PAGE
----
Oprah Winfrey, extrovert

I’m not just an extrovert, I’m an extreme extrovert. I love mixing and mingling with new people. Strangers are just friends I haven’t yet met. I particularly adore meeting introverts because I find them so entertaining: I like the way their faces turn colors when I look them in the eye and ask them direct questions.

It’s true that my “special quiet friends” are great listeners, and they may benefit from thinking first rather than flinging themselves into every situation. But when I read in this Forbes article that introverts have “secret powers,” I have to remind the world that extroverts have their own abilities too.

Why? Because extroverts like getting in the last word.

1. Our thrill-seeking temperaments benefit society.

Extroverts prefer novelty to the same-old, same-old. Although we may look like thrill-seeking, risk-taking adrenaline junkies to our introverted friends (and compared to them, we absolutely are), when we hop on a plane to a foreign country or walk away from a bar with five phone numbers, we’re not just looking for adventure: we’re actually bolstering our emotional well-being. According to the New York Times, novelty seeking “fosters personality growth as you age.” Extroverts don’t just get older. We get better.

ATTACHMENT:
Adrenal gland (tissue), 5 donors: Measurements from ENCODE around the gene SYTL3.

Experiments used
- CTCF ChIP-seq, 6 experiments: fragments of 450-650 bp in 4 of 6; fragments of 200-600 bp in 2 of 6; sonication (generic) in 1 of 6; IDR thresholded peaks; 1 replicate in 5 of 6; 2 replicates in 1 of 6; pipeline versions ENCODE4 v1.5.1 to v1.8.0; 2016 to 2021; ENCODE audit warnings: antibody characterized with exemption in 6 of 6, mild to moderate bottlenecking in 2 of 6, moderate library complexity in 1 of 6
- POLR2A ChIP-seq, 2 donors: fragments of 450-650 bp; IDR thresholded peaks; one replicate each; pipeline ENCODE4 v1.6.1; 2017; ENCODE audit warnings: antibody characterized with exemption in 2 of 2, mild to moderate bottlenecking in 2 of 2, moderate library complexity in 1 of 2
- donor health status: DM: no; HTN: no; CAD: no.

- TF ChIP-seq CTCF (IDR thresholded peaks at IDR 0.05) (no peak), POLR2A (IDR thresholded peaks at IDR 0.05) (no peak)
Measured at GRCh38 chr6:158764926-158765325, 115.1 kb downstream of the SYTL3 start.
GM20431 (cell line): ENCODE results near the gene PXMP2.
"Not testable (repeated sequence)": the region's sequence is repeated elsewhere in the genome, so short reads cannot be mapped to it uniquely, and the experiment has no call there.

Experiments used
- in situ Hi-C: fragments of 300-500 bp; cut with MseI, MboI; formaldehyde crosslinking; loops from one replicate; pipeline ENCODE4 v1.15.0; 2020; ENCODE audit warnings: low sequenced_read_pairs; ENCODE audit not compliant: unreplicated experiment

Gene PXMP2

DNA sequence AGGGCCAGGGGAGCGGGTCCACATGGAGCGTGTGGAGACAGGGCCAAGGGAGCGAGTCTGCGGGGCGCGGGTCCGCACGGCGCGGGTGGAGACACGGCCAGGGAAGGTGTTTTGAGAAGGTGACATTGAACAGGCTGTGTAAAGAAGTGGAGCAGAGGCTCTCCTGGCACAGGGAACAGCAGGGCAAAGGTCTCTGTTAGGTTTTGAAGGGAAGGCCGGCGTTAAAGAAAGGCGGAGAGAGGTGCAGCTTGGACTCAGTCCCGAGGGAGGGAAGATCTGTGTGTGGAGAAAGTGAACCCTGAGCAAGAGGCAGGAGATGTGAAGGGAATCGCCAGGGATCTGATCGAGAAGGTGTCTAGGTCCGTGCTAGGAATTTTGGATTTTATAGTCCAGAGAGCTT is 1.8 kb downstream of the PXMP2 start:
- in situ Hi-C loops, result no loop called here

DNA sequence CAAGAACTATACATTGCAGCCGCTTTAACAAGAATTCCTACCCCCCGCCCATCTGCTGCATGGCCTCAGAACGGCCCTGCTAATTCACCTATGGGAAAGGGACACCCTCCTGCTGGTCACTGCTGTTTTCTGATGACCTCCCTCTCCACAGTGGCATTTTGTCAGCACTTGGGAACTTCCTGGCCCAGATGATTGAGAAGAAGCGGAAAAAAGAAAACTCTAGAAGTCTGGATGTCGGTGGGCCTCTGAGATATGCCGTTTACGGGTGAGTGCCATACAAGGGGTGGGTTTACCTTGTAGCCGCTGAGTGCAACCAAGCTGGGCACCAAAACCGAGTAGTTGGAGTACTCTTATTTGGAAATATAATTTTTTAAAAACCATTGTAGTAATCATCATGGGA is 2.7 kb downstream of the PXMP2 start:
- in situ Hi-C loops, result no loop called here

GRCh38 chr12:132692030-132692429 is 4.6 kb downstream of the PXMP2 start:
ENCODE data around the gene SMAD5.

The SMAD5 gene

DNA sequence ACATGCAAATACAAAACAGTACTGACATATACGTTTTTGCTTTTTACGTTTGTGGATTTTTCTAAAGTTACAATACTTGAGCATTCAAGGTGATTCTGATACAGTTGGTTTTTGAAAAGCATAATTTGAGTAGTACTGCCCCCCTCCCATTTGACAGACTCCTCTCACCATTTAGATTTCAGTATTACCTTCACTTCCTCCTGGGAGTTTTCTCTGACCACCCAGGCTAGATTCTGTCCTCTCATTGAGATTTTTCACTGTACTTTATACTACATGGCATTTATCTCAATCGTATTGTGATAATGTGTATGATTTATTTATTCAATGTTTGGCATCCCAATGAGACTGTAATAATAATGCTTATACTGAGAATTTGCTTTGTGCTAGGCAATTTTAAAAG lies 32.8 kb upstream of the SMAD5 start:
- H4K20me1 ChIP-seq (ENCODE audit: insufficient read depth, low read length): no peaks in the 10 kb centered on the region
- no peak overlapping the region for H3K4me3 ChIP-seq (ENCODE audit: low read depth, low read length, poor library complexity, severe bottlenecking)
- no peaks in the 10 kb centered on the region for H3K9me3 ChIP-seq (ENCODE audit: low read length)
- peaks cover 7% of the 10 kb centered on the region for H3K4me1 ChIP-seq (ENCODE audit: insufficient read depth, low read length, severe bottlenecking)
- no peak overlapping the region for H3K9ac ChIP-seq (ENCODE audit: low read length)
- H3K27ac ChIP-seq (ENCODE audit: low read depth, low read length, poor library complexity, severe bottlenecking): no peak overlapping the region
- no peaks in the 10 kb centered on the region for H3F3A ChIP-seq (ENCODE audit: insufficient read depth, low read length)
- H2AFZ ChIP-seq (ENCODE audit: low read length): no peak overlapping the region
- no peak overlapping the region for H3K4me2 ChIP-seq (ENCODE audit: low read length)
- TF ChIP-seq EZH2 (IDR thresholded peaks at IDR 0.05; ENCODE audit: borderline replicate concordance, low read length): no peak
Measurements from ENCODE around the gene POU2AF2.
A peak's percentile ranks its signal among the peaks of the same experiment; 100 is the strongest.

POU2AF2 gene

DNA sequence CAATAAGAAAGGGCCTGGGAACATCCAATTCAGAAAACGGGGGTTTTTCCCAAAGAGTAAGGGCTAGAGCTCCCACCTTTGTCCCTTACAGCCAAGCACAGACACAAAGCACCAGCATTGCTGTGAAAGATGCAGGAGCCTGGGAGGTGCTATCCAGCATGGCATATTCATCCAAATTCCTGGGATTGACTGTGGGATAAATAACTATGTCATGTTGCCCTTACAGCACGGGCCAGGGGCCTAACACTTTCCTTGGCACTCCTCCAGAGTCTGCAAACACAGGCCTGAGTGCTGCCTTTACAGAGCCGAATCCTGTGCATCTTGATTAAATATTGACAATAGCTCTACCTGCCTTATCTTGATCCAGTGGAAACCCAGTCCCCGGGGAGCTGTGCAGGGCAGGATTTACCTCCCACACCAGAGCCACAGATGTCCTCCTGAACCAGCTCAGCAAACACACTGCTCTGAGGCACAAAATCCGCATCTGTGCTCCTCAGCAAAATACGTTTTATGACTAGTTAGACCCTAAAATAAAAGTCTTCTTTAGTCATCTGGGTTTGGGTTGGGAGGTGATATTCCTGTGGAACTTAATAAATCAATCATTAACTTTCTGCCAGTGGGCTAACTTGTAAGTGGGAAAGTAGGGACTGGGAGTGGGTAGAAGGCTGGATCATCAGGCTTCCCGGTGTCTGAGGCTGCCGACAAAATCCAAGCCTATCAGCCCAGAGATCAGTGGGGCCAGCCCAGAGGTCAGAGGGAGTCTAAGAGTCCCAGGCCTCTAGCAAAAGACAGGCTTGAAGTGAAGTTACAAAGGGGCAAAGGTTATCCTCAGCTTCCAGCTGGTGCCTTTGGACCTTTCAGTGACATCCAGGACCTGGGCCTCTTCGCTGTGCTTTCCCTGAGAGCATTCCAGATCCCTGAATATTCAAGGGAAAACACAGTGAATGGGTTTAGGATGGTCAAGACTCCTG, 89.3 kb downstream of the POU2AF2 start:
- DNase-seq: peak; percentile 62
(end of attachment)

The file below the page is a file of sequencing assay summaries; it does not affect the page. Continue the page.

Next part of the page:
The Times goes on to say that because we’re like new experiences and are socially deft, “you get the kind of creativity that benefits society as a whole.”

Damn, we’re awesome.

2. We’re easily bored…and that can lead to innovation.

The downside to thrill seeking is that we’re easily bored. Extroverts crave newness, and monotonous routines are like nails on the blackboard of our souls. But when our minds wander—and they always do—we can find entertaining ways to keep our thoughts occupied. As a writer, I use the time I spend doing dishes to think about my next assignment, because, ya know, I would never think about dishes.